Patchy Mix pitches PFL on next fight, details new contract that pays him ‘a s*** ton of money’


When Patchy Mix claimed the undisputed Bellator bantamweight title this past Friday night, he ultimately became the final 135-pound champion of the promotion before it was acquired by PFL.

While the deal for the PFL to purchase Bellator had been in the works for months, the fighters found out along with the rest of the world that the purchase was concluded. As of now, Bellator will continue to exist under a separate brand under the PFL umbrella, though all of the fighters under contract will have the opportunity to work with both promotions.

There’s also a plan for a PFL vs. Bellator card with champions from both organizations squaring off on pay-per-view. Unfortunately for Mix, PFL doesn’t actually have a bantamweight division, so that leaves him in limbo.

“It would be cool if they had a dope-ass champion that everyone feared,” Mix said about PFL during an appearance on The Fighter vs. The Writer. “Then I could come over there and run his pockets and beat his ass. That’s what I’m thinking, but they don’t have that.”

Without that option, Mix can’t participate in the champion versus champion fights, but he can still pitch the PFL on his ideal next opponent.

Because he’s already run roughshod over the majority of bantamweights on the Bellator roster, Mix only sees one option that stands out from the rest.

“I have [almost] cleared out the division, one through five,” Mix said. “No. 1, Sergio Pettis, I’ve beat him. No. 2 Raufeon Stots [I beat him], No. 3 is [Juan] Archuleta, No. 4 is [Magomed Magomedov] and No. 5 is Kyoji Horiguchi so I’ve beat four out of five. There’s one guy sitting there, and there’s only one fight to make.

“I’ve been chasing it since the day it happened, and it has to happen. Why not make me versus Juan Archuleta?”

Mix sports a 19-1 record with his lone loss coming against Archuleta in his first title attempt in 2020. Since that setback, he has rattled off six straight wins with five finishes, including his submission victory over Sergio Pettis to claim the Bellator bantamweight title.

Meanwhile, Archuleta has won four consecutive fights, in the process claiming the RIZIN bantamweight title.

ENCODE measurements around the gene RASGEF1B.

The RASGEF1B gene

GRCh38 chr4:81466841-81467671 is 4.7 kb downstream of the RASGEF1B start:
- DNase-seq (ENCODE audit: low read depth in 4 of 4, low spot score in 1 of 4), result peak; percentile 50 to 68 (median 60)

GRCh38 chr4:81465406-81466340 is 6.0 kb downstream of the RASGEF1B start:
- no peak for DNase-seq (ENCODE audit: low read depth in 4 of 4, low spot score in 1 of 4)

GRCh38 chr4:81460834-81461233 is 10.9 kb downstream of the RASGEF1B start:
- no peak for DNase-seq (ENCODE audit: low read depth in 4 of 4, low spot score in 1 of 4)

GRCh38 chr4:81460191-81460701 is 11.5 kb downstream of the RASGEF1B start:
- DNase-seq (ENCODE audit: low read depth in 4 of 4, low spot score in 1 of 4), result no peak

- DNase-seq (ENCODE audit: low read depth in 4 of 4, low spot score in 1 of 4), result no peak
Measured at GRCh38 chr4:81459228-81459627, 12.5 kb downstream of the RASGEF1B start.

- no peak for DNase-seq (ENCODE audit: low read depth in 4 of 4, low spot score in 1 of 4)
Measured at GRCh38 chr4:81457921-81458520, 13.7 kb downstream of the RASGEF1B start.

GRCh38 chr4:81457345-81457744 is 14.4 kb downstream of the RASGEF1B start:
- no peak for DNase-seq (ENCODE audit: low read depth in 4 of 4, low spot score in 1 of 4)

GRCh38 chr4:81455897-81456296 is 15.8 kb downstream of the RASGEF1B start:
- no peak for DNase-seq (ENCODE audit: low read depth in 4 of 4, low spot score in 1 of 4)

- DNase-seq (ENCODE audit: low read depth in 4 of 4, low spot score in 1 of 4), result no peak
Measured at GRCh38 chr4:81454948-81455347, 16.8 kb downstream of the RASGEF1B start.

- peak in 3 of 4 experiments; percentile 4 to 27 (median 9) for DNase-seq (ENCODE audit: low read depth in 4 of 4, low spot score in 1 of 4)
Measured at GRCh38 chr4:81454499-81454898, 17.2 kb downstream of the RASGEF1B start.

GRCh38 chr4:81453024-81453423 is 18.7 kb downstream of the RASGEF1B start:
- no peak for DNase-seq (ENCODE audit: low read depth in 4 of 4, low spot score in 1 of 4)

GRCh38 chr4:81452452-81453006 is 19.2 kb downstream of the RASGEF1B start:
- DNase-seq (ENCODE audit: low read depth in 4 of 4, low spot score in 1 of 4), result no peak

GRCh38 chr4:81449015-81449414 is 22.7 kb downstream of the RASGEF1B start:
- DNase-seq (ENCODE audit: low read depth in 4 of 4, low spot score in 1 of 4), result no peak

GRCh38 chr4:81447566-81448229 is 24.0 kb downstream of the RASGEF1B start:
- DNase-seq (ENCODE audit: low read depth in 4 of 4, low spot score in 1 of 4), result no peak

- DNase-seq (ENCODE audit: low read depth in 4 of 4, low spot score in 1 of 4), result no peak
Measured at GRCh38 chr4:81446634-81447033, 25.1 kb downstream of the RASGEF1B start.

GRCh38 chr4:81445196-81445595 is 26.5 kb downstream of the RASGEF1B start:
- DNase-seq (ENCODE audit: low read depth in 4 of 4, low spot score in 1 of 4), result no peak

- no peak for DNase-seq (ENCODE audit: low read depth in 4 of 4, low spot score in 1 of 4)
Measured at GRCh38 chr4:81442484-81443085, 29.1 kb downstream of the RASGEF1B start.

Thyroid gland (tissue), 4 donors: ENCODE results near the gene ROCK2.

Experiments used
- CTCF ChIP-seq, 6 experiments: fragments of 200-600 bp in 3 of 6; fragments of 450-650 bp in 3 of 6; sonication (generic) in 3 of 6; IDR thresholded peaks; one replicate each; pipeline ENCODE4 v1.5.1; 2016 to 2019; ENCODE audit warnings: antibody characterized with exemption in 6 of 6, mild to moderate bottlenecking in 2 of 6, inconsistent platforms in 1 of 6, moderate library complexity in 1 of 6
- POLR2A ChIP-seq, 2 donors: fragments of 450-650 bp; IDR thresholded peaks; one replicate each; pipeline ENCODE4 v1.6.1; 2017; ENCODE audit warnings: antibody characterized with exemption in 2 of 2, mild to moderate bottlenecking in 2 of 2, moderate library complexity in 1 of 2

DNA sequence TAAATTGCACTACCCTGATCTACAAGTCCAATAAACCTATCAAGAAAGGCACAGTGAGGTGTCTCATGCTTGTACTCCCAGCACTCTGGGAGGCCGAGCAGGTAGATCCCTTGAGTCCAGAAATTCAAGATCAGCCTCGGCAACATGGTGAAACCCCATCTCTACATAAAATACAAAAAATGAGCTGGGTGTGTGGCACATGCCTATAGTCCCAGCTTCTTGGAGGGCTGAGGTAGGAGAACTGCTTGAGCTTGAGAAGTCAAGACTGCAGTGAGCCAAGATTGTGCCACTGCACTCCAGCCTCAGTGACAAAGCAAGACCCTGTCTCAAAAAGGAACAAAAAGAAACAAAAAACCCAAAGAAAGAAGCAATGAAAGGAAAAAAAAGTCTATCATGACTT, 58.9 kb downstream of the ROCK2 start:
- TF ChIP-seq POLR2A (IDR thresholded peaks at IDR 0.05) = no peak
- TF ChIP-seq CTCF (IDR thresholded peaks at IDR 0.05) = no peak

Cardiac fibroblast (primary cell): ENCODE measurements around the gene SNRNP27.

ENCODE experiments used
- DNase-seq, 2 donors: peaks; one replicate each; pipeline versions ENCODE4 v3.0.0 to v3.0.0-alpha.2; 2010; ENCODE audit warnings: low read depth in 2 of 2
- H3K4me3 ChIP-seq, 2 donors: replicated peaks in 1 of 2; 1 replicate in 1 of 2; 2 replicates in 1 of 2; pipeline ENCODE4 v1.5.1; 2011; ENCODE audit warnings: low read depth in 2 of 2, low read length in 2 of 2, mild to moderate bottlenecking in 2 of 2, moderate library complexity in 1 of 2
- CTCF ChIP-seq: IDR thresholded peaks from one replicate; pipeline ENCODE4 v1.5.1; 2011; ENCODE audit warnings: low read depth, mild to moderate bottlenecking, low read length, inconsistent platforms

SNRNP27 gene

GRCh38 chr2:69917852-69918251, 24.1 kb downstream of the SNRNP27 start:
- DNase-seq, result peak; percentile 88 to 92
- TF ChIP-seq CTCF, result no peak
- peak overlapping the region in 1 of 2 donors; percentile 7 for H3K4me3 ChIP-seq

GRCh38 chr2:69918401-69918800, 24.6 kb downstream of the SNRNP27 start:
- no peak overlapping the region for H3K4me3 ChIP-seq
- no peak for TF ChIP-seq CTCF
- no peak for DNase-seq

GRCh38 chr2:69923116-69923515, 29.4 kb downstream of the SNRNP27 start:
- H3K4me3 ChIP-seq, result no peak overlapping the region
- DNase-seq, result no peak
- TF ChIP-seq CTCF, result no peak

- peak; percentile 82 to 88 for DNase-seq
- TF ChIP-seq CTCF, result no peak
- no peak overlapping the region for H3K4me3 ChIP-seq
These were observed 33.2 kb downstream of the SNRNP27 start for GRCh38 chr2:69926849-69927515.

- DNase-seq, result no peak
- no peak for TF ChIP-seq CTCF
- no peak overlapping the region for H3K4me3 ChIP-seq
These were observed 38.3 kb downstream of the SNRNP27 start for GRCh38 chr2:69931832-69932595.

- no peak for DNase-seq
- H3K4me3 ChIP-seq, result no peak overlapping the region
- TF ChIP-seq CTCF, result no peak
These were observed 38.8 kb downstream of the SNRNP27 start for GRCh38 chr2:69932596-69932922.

Their records set the stage for an epic rematch, and Mix hopes the PFL will grant his wish.

“I’m coming back stronger than ever,” Mix said. “I made mistakes in that first fight that I’ll never make again. I believe I could put him away. That’s what I want to do. I want to fight him. I want to finish him, and I want to right my record correctly again.

“I’m way different now. I’m a butcher in there. Imagine that. What if I butchered and finished him? I’m 20-1, 16 finishes, avenged his only loss, that would be amazing.”

Mix also looks forward to working with the PFL because he just inked a new long-term Bellator MMA deal prior to his fight with Pettis. The contract presumably will tie him to the PFL and Bellator for the foreseeable future, and he definitely isn’t complaining.

“I’m getting paid a s*** ton of money,” Mix said. “I got paid a s*** ton of money on Friday. I signed a new deal, that was my first one on my new deal, and I got paid out very, very good, as a champion should. As one of the best bantamweights in the world should.”

As far as saying goodbye to Bellator — for all intents and purposes when it comes to the old regime under the ownership at Paramount — Mix couldn’t praise them enough.

While the PFL has offered to bring over all of the Bellator employees, including matchmakers and executives like Scott Coker, it remains to be seen what the corporate structure will be once the new version of the promotion launches in 2024.

Whatever happens, Mix can’t thank Bellator enough for giving him the chance to join the big leagues and providing him the platform to prove he’s one of the best fighters in the world.

“It’s like a family. I love them,” Mix said about Bellator. “I love every last single staff member and the ownership. Mike Kogan, he changed my life. I was a kid, I was fighting in King of the Cage, 10-0 with a 20 fight win streak [combined with my amateur record]. My first fight, he put me in Madison Square Garden. I made life-changing money. My mom, my whole family was there. He turned me around three months later, put me in another fight, put more money in my pocket. Then turned me around again, gave me a new contract, flew me to Japan, gave me the opportunity to fight one of the best guys in Tokyo on New Year’s, and then after six minutes in the promotion, he gave me a title shot. Life-changing money there.

“I traveled the world. MSG, Tokyo, Ireland, I fought James Gallagher over there. They put me in the million-dollar tournament, sent me to Hawaii twice, gave me all these world champions. Gave me life changing money. I can’t be grateful enough for these people.”

Listen to new episodes of The Fighter vs. The Writer every Tuesday with audio only versions of the podcast available on Apple Podcasts, Google Podcasts, Spotify, and iHeartRadio


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